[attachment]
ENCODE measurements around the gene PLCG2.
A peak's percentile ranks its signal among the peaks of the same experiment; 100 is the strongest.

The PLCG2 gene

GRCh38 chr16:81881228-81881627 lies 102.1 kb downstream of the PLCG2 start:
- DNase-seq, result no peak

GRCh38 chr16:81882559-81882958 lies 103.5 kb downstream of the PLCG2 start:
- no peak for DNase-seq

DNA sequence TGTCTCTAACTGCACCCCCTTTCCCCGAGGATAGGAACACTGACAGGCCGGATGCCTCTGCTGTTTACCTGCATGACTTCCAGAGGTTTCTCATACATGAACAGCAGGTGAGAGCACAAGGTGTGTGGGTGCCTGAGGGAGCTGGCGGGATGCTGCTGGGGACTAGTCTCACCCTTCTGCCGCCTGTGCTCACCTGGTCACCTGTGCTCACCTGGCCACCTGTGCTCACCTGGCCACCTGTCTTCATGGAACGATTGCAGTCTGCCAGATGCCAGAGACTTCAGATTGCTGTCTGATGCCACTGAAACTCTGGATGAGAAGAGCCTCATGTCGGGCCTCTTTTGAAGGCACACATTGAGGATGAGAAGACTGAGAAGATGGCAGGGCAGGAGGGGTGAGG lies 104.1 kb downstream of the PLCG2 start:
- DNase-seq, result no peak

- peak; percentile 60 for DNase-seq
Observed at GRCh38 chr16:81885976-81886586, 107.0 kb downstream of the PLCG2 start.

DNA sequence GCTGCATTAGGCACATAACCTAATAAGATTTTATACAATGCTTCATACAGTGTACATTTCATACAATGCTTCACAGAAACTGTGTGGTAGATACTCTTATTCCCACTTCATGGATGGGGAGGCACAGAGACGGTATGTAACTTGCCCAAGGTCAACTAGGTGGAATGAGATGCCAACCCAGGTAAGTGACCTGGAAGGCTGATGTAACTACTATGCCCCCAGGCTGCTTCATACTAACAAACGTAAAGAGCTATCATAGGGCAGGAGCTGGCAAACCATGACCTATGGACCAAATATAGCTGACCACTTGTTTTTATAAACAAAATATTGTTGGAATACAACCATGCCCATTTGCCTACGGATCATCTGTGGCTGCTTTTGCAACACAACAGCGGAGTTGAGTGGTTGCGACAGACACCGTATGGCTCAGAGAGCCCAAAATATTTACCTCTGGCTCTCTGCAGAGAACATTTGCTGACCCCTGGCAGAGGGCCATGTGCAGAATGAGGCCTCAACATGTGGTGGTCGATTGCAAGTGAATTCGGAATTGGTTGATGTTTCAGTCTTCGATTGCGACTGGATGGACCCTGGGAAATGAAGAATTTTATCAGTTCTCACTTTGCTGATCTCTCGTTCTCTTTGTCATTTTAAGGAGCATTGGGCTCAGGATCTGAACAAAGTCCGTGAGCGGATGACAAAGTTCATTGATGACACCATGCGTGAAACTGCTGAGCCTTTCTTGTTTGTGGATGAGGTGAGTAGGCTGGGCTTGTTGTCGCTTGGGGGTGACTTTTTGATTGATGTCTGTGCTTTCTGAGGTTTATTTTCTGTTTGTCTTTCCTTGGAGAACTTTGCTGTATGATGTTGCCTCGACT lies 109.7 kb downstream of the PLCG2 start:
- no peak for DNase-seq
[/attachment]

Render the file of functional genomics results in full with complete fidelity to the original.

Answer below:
ENCODE measurements around the gene PLCG2.
A peak's percentile ranks its signal among the peaks of the same experiment; 100 is the strongest.

The PLCG2 gene

GRCh38 chr16:81881228-81881627 lies 102.1 kb downstream of the PLCG2 start:
- DNase-seq, result no peak

GRCh38 chr16:81882559-81882958 lies 103.5 kb downstream of the PLCG2 start:
- no peak for DNase-seq

DNA sequence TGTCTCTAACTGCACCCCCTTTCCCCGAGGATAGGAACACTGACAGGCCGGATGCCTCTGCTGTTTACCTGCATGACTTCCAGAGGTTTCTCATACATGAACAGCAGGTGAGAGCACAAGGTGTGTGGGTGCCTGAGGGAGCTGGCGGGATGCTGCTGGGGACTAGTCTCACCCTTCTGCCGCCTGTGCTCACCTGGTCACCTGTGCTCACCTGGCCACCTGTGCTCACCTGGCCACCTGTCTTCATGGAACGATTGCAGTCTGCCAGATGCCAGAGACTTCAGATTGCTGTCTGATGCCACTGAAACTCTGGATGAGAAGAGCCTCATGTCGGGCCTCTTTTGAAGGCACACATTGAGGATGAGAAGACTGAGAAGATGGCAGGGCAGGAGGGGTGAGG lies 104.1 kb downstream of the PLCG2 start:
- DNase-seq, result no peak

- peak; percentile 60 for DNase-seq
Observed at GRCh38 chr16:81885976-81886586, 107.0 kb downstream of the PLCG2 start.

DNA sequence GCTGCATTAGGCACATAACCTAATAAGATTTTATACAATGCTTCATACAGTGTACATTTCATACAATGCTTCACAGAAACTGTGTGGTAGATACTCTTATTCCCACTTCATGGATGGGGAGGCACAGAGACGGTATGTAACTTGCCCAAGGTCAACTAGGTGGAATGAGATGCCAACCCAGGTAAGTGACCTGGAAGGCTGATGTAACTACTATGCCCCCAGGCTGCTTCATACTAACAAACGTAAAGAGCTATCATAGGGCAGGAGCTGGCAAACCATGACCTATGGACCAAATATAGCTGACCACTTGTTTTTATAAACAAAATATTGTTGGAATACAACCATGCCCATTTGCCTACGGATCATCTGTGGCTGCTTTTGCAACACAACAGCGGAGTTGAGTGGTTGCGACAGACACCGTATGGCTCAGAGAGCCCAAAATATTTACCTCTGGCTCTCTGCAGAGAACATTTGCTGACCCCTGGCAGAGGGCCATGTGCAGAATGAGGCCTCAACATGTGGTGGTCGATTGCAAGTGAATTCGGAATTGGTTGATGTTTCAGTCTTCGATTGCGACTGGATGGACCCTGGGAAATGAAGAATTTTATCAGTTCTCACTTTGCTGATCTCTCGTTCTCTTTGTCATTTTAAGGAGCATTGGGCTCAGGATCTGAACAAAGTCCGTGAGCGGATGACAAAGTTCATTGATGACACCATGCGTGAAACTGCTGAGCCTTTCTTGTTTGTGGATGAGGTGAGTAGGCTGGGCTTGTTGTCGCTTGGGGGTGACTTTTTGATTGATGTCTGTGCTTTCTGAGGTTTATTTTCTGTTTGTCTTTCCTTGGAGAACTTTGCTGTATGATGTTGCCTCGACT lies 109.7 kb downstream of the PLCG2 start:
- no peak for DNase-seq